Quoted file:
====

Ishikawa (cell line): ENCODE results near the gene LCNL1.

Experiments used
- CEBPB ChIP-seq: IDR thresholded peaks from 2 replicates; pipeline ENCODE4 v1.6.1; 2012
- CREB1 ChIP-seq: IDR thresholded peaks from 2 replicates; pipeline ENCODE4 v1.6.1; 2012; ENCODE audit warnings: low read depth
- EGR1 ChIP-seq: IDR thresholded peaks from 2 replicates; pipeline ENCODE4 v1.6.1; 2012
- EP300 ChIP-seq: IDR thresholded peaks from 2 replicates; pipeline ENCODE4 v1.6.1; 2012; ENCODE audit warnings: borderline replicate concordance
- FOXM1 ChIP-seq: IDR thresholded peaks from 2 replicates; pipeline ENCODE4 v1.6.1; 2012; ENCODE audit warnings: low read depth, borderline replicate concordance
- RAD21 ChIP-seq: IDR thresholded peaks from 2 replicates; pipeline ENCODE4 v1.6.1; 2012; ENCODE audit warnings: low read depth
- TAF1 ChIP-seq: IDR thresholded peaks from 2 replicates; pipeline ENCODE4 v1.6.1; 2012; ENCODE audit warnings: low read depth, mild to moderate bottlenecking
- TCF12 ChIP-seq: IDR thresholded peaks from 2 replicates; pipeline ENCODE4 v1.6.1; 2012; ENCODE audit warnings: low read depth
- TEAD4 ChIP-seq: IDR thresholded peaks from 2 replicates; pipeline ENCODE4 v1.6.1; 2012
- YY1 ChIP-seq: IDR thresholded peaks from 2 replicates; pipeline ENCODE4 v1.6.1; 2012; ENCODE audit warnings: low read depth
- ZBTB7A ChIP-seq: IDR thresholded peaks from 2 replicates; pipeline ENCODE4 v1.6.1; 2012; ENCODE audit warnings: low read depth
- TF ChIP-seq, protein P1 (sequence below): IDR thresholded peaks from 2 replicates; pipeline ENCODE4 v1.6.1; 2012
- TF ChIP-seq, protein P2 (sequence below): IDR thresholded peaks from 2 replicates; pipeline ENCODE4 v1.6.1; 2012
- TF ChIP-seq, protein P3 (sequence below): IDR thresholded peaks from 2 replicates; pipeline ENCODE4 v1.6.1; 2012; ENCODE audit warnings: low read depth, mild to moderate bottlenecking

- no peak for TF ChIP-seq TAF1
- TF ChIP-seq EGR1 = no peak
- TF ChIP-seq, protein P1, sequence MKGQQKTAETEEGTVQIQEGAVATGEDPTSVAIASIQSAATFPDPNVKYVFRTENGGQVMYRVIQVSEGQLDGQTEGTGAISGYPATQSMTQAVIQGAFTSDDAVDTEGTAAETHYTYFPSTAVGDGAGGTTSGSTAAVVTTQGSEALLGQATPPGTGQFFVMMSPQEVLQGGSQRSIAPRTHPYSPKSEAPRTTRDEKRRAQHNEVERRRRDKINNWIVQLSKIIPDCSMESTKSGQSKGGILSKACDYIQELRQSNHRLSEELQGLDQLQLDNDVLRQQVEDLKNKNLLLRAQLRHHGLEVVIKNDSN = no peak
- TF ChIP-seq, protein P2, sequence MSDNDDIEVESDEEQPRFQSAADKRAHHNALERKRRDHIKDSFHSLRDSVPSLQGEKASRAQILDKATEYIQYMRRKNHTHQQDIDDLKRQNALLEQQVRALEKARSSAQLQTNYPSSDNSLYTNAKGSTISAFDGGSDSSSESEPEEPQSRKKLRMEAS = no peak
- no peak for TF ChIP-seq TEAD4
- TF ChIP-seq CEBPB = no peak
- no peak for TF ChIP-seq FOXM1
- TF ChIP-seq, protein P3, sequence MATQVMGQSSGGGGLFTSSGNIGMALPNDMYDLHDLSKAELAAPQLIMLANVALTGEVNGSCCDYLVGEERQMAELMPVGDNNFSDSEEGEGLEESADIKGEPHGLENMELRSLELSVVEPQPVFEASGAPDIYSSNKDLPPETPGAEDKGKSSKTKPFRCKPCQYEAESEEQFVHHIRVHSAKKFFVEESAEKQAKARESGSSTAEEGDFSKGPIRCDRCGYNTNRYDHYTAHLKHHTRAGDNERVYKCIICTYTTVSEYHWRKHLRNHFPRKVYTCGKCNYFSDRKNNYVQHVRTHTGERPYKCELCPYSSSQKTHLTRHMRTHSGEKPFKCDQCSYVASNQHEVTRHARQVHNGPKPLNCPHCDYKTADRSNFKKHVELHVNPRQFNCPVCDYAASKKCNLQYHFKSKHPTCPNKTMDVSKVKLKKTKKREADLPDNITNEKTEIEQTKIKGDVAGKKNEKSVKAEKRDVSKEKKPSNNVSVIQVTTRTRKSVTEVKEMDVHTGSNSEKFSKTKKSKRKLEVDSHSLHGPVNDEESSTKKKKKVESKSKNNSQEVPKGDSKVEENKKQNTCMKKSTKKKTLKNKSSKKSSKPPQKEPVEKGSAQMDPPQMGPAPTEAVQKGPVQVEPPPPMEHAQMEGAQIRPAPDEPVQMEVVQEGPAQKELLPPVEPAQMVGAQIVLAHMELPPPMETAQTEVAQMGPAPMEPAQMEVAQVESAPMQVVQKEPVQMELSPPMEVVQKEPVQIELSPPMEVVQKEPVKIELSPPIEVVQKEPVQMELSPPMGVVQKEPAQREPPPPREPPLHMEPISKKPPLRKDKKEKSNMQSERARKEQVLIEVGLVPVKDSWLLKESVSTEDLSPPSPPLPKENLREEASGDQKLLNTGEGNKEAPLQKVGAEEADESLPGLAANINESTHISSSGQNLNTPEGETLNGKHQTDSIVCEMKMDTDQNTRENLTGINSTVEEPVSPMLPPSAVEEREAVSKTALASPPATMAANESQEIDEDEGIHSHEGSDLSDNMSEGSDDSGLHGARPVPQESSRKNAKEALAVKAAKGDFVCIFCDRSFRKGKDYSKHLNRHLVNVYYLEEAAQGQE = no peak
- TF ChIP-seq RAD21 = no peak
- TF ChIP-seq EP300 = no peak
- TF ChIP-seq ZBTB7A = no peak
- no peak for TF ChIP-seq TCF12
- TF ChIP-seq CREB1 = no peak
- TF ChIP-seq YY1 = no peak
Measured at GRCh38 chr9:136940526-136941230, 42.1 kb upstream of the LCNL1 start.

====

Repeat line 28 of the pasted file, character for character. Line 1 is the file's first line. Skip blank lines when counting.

- no peak for TF ChIP-seq TCF12